To perform a bone graft, which is a transplant of bone tissue, bone from a deceased donor is used in an allograft, or from the patient’s own supply, a process called autographing. Now researchers have devised a way to use synthetic material Hyperelastic Bone™ as a commercially available orthopedic implant. It can promote the growth of tissue in the patient and integrates as the patient’s bone during the regeneration process. For many patients, it is a huge leap forward in therapeutic options.
"Traditional orthopedic products that are made from majority ceramic-like materials are usually very brittle, while our product has very elastic properties, even though it is made almost entirely from the same ceramic that makes up bones. If you squish it, it bounces back to its original shape," explained materials scientist Ramille Shah of Northwestern University. "And 3D printing allows us to make patient-specific or patient-matched implants, as well as unique off-the-shelf products that the surgeon can easily manipulate in the operating room."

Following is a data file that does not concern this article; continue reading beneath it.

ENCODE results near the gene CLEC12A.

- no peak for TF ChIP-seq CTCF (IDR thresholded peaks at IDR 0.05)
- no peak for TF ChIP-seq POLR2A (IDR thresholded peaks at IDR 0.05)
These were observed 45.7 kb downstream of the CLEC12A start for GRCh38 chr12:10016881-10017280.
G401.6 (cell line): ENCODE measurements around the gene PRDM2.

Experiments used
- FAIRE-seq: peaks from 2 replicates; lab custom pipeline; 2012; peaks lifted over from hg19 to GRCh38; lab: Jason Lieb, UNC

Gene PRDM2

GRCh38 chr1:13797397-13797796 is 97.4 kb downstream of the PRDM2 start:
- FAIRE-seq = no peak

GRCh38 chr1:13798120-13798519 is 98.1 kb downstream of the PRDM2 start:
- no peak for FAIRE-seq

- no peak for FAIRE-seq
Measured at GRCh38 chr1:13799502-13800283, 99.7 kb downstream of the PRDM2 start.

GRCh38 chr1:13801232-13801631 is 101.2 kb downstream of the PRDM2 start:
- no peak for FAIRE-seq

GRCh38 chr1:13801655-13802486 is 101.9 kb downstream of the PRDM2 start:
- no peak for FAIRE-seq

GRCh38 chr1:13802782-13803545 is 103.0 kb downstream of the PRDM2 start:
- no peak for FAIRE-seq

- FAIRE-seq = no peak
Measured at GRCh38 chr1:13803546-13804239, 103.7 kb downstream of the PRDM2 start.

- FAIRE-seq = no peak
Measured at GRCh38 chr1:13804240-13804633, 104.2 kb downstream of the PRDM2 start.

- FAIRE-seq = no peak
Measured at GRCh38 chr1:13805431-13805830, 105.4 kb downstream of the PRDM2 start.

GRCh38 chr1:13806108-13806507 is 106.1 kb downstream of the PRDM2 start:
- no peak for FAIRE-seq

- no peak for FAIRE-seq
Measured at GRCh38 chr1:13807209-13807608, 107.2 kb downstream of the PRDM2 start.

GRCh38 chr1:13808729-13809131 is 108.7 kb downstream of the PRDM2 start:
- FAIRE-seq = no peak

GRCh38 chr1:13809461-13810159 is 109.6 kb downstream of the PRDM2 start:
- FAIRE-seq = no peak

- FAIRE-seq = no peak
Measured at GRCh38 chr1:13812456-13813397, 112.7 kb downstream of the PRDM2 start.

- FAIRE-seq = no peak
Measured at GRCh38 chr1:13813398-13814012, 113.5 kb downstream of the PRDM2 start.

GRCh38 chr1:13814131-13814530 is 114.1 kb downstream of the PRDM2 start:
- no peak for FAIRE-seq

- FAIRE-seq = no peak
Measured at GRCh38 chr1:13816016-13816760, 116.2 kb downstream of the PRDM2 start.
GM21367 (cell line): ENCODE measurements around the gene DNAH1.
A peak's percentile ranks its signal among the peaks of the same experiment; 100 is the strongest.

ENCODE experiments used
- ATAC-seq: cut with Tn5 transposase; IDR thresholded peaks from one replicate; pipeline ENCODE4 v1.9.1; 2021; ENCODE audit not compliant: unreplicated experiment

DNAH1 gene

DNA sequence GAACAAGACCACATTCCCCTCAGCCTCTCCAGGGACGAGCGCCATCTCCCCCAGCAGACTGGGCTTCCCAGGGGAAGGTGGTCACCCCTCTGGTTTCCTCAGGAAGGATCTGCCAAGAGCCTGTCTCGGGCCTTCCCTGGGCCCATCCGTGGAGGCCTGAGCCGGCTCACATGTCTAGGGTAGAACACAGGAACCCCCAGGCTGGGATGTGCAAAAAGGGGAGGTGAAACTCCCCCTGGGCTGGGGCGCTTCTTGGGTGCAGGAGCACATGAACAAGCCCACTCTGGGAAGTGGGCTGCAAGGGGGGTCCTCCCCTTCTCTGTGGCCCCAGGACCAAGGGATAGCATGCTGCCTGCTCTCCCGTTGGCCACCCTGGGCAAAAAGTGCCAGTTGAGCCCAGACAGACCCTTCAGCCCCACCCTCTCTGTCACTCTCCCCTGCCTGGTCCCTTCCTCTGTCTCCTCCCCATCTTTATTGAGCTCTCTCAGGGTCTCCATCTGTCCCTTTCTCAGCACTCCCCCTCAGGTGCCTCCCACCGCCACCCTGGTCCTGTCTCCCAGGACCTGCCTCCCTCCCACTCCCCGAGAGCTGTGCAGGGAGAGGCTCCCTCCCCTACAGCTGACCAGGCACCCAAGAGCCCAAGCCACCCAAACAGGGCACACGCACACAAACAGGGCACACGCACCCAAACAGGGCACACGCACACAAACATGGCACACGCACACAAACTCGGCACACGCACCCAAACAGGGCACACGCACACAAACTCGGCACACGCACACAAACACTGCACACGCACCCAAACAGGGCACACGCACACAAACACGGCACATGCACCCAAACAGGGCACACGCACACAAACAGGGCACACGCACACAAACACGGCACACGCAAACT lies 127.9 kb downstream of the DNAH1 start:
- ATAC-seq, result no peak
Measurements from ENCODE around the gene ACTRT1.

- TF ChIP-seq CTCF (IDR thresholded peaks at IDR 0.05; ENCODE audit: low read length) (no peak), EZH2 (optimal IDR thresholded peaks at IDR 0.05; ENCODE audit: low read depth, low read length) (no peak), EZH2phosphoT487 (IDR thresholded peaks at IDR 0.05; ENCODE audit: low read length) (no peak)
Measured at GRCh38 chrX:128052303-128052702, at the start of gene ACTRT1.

For Shah and collaborator Adam Jakus, a materials engineer, the work also represents a great business opportunity. They have been getting many requests for their Hyperelastic Bone™ and other 3D printing materials and paints for several years. In response, they opened a company called Dimension Inx. They are now in the process of getting FDA approval for the therapeutics they want to supply to the medical community.
"The purpose of Dimension Inx is to make advanced manufacturing, including tissue and regenerative engineering, clinically and economically viable as well as accessible to researchers and industry through the introduction of new advanced materials," noted Jakus, chief technology officer of Dimension Inx. "These materials are not only highly functional, such as Hyperelastic Bone™, but are also large-scale-manufacturing and end-user friendly."
"For the past several decades, tissue engineering as a field has been almost entirely relegated to academic laboratories, where great discoveries have been made," added Jakus, "but it is now time for innovative technologies and materials to leave the laboratory and make it into the hands of doctors and surgeons where they can be used to help those who need them most, the patients."